Where to buy locally sourced veg grown around north London

Veg box

Veg boxes, farm shops and growers around London are making sure we can access sustainably sourced greens - Credit: Julia Kirby-Smith

Whether you like your greens or not, there's no excuse for not eating your five a day in North London.

We’re surrounded by green grocers and supermarkets selling fresh produce 24/7, and even the smallest corner shop will probably offer tropical fruits and fresh salad year round.

But with many of us concerned about the environmental impact of shipping tomatoes from Spain and avocados from Mexico - as well as the habitat destruction, and the potential exploitation of agricultural workers overseas  - the appetite for seasonal and local is increasing.

A survey last year for Waitrose found that almost 75% of consumers want retailers to source more food from British farmers.

Locally sourced green beans

Sustainably sourced beans - Credit: Julia Kirby-Smith

So what are your options if you want to make sure your fruit and veg is locally or even London grown?

You can start with microgreens: nutritious shoots that are one of the most viable crops in London’s cramped landscape.

Micro Farm N15 in Haringey (www.facebook.com/microfarmN15) grows pea, radish, broccoli and sunflower shoots - all great for adding crunch and colour to your cooking. Urban farmers Mafê and Nikos deliver by bike, as well as selling at local delis and farmer’s markets.


Asparagus - Credit: Julia Kirby-Smith

Crate to Plate (cratetoplate.farm)is a London start-up founded by Sebastien Sainsbury of the supermarket dynasty, which grows leafy greens in shipping containers next to Canary Wharf. They use vertical farming and hydroponic technology - which they say requires relatively small amounts of water and no pesticides. Their produce includes lettuce, rocket, kale and herbs, and they’ve just started delivering to London Zones 1-3.

If you prefer your vegetables to be grown in soil rather than specially-mixed nutrients, two of the largest sites in North London are Forty Hall Farm in Enfield (www.fortyhallfarm.org.uk) and Wolves Lane Horticultural Centre in Wood Green (www.wolveslane.org). Both have long histories of growing food, and working closely with their local communities and volunteers. Forty Hall Farm is well worth a visit to walk around or for their monthly farmer’s market.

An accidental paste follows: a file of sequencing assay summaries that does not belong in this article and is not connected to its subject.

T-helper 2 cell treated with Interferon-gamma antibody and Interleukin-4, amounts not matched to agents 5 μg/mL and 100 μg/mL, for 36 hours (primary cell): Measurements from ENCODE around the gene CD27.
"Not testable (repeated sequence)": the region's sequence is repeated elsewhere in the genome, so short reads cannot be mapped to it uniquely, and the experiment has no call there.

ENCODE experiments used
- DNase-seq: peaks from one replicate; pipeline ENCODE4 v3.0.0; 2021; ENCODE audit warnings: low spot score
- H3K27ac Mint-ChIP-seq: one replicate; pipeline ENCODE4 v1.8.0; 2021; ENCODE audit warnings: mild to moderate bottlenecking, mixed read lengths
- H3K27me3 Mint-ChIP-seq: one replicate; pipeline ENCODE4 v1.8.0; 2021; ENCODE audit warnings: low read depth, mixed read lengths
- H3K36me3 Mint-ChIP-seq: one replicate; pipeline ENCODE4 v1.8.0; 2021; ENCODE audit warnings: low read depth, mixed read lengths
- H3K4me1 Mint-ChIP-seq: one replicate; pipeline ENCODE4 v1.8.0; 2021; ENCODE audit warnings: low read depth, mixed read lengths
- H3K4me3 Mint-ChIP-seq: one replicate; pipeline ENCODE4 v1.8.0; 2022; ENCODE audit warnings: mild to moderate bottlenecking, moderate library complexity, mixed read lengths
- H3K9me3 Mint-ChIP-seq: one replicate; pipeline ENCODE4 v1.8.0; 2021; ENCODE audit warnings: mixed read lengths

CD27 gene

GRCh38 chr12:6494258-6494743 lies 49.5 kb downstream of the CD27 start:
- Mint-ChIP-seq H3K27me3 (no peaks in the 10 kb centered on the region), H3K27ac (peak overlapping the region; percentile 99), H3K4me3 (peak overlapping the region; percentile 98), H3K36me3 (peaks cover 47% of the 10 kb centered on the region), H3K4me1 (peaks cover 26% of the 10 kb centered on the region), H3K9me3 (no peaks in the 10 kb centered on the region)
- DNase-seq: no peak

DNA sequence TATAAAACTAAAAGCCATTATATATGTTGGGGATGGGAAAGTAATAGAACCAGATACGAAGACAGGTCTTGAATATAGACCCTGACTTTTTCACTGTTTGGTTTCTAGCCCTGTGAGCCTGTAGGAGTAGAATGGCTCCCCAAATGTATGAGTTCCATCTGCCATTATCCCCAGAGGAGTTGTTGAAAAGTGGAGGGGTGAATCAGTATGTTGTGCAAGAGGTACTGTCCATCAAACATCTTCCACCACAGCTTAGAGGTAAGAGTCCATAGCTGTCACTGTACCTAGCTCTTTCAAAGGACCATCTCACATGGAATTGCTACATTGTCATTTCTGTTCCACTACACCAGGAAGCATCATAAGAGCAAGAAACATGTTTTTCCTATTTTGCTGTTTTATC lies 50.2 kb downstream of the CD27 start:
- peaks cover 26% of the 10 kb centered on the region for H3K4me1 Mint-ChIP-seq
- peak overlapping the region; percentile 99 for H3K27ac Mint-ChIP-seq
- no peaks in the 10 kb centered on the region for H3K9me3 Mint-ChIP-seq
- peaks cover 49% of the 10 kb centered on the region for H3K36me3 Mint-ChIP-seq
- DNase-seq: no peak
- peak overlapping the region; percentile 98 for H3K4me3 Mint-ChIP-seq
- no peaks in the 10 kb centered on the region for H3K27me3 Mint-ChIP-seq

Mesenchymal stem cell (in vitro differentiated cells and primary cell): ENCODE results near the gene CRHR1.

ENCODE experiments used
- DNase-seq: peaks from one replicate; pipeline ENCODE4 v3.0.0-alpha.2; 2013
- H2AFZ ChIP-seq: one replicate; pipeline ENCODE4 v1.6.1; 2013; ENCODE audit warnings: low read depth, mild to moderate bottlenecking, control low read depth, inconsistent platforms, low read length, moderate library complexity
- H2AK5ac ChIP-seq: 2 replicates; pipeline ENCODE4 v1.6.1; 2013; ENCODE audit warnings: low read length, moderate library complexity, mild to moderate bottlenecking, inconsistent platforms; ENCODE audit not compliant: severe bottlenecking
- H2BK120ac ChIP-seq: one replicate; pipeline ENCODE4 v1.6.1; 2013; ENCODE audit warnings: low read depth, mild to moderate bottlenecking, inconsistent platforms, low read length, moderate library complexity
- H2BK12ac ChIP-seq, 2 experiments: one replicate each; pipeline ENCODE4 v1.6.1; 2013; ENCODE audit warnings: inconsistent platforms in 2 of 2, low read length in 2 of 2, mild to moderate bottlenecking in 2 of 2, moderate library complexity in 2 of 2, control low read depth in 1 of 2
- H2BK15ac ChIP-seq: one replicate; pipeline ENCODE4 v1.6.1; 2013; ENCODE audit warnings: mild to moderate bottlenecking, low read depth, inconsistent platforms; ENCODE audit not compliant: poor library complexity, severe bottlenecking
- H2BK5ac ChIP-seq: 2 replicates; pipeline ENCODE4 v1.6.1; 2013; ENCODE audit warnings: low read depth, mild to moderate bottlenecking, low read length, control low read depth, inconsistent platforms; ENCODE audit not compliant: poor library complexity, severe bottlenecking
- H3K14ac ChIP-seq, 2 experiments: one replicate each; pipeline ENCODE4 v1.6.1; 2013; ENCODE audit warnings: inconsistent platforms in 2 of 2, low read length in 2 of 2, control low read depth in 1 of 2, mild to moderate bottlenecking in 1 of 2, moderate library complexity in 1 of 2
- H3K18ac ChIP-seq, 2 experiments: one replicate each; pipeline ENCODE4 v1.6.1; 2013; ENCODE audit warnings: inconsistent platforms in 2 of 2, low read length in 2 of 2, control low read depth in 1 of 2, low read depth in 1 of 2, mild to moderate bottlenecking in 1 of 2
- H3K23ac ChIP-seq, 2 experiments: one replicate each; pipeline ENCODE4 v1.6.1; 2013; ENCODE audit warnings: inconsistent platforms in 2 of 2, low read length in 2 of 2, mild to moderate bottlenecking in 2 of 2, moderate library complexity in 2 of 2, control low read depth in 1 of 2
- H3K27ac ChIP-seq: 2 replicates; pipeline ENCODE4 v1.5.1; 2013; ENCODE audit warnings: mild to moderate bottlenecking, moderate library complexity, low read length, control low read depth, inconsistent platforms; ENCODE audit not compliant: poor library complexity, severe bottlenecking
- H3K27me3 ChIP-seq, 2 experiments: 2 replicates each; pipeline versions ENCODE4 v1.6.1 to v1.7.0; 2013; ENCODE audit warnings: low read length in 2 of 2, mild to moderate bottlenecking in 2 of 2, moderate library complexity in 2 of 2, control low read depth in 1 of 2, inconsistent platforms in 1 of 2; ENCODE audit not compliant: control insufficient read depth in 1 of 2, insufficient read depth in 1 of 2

If you want a veg box, you can also look for local options rather than Riverford or Able & Cole. North London schemes include Kentish Town Veg Box (vegbox.org.uk) Crop Drop and Enfield Veg Co - while my own Fridge of Plenty urban farm shop in Crouch End (fridgeofplenty.com) offers weekly or fortnightly veg boxes, as well as the option to buy locally-grown produce online or from their Crouch Hill shop.

All of the veg boxes mentioned are supplied by farms like Ripple Organics near Canterbury, Sarah Green’s in Essex and Wild Country near Cambridge - farms that all grow organically, meaning soil and biodiversity are protected, and chemicals are minimised. The interesting link in the supply chain is Better Food Shed, a not-for-profit wholesaler created by the charity Growing Communities.

Most Read

BFS provides the logistics for local organic growers to get their goods into London, so that the farmers can focus on what they do best - growing delicious produce.

What we’re seeing in North London is part of a wider UK trend towards ethical and locally-sourced food. Seeking out locally-grown produce is a great way to support community businesses and smaller food producers, while playing a part in shifting our food to be more sustainable.

Julia Kirby-Smith outside Crouch End's Fridge of Plenty

Julia Kirby-Smith outside Crouch End's Fridge of Plenty - Credit: Julia Kirby-Smith

Julia Kirby-Smith is director of Fridge of Plenty in Crouch End and a trustee of the food charity Feedback.